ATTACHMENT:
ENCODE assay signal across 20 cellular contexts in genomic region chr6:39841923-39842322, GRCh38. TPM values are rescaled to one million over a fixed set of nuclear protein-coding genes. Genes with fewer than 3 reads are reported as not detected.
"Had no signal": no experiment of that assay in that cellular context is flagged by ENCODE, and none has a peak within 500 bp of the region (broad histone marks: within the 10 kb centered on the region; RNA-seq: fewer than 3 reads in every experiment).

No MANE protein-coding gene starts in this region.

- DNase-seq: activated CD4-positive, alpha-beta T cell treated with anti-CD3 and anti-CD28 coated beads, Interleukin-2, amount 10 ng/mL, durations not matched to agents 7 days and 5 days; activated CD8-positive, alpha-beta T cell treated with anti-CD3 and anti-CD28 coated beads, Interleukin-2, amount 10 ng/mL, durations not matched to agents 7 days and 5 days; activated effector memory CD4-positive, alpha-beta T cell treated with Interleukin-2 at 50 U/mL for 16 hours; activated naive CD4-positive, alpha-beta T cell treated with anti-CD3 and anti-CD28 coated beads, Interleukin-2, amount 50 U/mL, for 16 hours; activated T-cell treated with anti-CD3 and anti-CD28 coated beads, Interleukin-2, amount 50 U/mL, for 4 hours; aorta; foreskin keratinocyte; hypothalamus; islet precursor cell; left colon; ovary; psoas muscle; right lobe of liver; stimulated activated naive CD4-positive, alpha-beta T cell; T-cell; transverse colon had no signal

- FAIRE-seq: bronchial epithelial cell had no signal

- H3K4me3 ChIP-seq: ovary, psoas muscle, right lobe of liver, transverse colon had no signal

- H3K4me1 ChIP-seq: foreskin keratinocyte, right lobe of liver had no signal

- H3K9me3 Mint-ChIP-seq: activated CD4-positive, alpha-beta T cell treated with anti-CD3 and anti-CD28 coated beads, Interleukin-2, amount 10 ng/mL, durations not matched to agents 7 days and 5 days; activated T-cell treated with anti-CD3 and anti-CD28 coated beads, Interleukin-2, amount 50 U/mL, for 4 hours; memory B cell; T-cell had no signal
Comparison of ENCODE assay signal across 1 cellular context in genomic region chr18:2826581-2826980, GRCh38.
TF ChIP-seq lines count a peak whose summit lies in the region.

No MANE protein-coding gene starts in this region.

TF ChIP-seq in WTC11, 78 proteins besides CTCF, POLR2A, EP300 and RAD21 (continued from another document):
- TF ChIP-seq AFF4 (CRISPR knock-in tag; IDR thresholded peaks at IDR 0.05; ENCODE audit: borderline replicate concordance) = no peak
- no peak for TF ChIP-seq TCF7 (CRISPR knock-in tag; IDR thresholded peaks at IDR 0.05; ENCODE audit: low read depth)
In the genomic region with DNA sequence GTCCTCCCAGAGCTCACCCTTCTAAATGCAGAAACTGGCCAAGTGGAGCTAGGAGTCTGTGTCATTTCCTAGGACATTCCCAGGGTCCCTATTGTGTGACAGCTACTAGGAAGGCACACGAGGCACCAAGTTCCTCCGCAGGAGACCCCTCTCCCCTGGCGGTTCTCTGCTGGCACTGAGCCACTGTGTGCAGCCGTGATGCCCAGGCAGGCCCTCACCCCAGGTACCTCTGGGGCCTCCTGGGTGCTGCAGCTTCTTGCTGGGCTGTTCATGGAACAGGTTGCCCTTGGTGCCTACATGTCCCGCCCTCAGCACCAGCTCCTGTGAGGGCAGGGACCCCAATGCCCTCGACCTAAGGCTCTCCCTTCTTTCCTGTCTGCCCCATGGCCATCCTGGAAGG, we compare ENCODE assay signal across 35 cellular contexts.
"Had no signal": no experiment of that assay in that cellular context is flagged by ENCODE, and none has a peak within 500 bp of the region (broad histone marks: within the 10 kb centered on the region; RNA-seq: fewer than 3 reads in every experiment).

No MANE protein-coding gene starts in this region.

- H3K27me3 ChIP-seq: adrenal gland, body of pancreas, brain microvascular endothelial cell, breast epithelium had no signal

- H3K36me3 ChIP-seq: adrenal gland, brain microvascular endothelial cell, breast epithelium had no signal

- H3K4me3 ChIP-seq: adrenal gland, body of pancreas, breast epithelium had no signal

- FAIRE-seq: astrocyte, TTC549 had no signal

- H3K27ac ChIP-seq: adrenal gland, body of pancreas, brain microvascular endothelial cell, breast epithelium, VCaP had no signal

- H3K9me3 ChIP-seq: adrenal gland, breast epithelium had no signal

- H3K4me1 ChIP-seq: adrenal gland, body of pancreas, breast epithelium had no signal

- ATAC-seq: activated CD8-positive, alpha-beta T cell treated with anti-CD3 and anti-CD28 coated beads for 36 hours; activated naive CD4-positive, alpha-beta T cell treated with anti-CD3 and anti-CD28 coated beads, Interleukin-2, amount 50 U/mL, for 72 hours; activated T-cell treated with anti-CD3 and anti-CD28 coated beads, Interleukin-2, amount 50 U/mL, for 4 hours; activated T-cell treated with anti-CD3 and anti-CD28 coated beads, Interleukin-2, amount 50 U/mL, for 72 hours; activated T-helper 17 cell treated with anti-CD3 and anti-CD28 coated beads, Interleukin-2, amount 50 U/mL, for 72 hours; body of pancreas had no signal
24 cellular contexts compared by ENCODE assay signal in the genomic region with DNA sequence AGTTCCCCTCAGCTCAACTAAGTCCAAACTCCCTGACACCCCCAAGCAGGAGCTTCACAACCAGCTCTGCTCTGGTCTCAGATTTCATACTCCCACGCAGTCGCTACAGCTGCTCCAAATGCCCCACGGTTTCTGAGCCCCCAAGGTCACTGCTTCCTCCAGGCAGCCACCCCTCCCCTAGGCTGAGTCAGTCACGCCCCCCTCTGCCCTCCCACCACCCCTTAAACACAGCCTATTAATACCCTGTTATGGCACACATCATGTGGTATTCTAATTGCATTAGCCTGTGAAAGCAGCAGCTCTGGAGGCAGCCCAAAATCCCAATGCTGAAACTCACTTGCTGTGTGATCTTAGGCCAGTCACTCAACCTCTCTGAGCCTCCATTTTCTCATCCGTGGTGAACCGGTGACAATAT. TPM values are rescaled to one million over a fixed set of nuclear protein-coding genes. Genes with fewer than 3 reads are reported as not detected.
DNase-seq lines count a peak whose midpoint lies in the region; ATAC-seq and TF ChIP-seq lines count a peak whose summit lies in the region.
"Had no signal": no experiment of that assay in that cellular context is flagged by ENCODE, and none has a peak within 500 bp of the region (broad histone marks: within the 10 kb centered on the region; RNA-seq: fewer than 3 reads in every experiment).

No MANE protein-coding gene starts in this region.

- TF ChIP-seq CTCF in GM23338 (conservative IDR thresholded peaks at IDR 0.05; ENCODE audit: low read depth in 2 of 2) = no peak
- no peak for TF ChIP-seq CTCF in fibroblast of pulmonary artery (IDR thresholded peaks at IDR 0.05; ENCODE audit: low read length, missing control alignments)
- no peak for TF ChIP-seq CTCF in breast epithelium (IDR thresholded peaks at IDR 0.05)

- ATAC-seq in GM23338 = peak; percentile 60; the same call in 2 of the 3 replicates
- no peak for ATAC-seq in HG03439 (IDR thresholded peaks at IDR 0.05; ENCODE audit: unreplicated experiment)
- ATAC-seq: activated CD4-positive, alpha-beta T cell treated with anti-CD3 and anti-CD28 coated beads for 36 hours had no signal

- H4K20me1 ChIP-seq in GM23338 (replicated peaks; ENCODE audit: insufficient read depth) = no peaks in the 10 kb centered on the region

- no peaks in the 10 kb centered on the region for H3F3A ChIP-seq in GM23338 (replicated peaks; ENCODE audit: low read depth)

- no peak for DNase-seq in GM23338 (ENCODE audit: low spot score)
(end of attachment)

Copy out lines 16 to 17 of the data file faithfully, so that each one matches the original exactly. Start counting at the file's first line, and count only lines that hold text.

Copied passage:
"Had no signal": no experiment of that assay in that cellular context is flagged by ENCODE, and none has a peak within 500 bp of the region (broad histone marks: within the 10 kb centered on the region; RNA-seq: fewer than 3 reads in every experiment).

No MANE protein-coding gene starts in this region.